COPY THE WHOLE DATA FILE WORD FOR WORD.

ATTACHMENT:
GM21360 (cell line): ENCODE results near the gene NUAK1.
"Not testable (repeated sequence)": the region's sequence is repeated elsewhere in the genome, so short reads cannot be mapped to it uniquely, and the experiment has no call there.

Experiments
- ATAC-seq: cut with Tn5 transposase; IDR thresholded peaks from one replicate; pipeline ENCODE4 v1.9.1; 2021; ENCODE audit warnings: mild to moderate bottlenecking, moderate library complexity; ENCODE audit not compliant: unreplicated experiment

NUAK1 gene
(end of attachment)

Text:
GM21360 (cell line): ENCODE results near the gene NUAK1.
"Not testable (repeated sequence)": the region's sequence is repeated elsewhere in the genome, so short reads cannot be mapped to it uniquely, and the experiment has no call there.

Experiments
- ATAC-seq: cut with Tn5 transposase; IDR thresholded peaks from one replicate; pipeline ENCODE4 v1.9.1; 2021; ENCODE audit warnings: mild to moderate bottlenecking, moderate library complexity; ENCODE audit not compliant: unreplicated experiment

NUAK1 gene